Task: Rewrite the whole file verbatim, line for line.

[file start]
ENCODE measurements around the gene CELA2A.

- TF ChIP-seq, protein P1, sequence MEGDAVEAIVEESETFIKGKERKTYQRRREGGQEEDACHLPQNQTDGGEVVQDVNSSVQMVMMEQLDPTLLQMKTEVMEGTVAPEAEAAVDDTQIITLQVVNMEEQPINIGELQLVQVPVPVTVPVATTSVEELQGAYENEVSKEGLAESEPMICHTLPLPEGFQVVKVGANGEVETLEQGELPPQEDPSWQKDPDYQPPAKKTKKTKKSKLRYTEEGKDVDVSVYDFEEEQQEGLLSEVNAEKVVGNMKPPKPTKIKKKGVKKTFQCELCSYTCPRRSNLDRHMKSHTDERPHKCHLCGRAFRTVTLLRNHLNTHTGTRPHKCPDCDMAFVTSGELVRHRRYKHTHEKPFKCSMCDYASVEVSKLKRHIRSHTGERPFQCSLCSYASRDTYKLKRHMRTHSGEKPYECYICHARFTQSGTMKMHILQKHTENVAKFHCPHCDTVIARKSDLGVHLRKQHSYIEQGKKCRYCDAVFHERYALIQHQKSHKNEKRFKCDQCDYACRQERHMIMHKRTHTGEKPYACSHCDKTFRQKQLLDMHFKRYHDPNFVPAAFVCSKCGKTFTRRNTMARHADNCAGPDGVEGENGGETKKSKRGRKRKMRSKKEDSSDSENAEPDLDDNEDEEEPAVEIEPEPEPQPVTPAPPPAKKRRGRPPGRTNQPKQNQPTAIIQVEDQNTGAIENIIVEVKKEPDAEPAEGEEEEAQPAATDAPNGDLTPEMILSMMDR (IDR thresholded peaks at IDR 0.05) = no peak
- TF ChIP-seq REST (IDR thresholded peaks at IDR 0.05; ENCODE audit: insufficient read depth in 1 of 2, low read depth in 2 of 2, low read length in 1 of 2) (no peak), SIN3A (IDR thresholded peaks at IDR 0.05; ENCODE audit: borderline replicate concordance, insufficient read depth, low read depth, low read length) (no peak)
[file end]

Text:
ENCODE measurements around the gene CELA2A.

- TF ChIP-seq, protein P1, sequence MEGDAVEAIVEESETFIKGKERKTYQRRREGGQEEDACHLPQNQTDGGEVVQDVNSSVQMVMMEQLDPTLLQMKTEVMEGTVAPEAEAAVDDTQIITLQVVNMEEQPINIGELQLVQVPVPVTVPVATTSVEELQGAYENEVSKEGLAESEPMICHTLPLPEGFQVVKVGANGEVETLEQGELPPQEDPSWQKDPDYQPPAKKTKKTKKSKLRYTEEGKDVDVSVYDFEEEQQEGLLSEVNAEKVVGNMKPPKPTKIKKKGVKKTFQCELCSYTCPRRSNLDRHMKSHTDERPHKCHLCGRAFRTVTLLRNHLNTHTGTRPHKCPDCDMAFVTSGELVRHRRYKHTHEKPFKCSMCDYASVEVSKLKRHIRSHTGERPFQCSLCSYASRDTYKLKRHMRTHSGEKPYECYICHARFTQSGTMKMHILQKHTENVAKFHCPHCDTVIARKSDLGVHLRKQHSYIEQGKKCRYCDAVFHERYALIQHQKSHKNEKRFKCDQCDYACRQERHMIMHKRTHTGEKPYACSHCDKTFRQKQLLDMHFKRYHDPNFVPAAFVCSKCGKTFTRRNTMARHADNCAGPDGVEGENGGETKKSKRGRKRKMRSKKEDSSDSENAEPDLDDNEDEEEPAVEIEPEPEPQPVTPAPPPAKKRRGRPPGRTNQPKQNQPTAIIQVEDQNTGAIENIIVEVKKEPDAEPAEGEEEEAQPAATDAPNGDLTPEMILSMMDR (IDR thresholded peaks at IDR 0.05) = no peak
- TF ChIP-seq REST (IDR thresholded peaks at IDR 0.05; ENCODE audit: insufficient read depth in 1 of 2, low read depth in 2 of 2, low read length in 1 of 2) (no peak), SIN3A (IDR thresholded peaks at IDR 0.05; ENCODE audit: borderline replicate concordance, insufficient read depth, low read depth, low read length) (no peak)